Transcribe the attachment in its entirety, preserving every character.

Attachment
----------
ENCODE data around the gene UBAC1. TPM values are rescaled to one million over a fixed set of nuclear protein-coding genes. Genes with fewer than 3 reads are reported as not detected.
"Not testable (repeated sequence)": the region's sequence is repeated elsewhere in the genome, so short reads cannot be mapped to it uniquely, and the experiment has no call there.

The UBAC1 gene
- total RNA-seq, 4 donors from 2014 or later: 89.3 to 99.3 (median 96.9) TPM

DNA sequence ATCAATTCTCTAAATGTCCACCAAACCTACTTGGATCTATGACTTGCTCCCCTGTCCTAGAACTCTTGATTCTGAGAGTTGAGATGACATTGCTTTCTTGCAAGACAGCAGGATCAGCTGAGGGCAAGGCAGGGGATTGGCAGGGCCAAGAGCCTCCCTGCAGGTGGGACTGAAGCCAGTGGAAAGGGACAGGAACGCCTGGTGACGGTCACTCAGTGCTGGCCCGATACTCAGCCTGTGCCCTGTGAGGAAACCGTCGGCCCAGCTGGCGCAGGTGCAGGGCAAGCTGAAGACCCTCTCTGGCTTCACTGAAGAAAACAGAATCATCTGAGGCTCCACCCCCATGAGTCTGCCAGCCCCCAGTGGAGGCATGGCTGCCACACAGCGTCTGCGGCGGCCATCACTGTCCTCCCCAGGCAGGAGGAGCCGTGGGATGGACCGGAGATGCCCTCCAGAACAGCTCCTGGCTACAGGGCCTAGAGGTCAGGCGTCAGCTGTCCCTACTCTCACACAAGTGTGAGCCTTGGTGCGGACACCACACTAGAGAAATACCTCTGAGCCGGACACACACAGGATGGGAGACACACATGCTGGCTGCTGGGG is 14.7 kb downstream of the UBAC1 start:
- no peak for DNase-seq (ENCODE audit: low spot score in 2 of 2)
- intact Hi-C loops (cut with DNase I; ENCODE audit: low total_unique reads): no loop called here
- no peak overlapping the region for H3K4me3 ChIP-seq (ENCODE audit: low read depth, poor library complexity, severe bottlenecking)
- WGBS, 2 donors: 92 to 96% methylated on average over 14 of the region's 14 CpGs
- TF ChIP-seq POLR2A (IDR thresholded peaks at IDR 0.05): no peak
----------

ENCODE data around the gene UBAC1. TPM values are rescaled to one million over a fixed set of nuclear protein-coding genes. Genes with fewer than 3 reads are reported as not detected.
"Not testable (repeated sequence)": the region's sequence is repeated elsewhere in the genome, so short reads cannot be mapped to it uniquely, and the experiment has no call there.

The UBAC1 gene
- total RNA-seq, 4 donors from 2014 or later: 89.3 to 99.3 (median 96.9) TPM

DNA sequence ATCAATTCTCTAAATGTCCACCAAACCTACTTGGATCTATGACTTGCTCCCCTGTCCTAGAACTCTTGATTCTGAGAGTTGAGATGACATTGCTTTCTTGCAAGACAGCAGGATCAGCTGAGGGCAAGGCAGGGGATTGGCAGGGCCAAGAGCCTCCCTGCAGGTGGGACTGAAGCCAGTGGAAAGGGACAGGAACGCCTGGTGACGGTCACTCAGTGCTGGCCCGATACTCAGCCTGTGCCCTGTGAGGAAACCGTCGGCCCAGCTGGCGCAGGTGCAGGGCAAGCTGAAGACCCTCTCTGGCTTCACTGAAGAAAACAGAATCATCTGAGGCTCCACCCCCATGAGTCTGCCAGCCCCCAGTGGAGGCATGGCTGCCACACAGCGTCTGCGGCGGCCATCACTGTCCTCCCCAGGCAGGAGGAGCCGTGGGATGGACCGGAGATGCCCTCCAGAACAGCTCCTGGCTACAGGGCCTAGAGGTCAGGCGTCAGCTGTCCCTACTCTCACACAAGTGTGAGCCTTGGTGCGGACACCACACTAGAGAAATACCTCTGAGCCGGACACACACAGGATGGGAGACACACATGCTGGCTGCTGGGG is 14.7 kb downstream of the UBAC1 start:
- no peak for DNase-seq (ENCODE audit: low spot score in 2 of 2)
- intact Hi-C loops (cut with DNase I; ENCODE audit: low total_unique reads): no loop called here
- no peak overlapping the region for H3K4me3 ChIP-seq (ENCODE audit: low read depth, poor library complexity, severe bottlenecking)
- WGBS, 2 donors: 92 to 96% methylated on average over 14 of the region's 14 CpGs
- TF ChIP-seq POLR2A (IDR thresholded peaks at IDR 0.05): no peak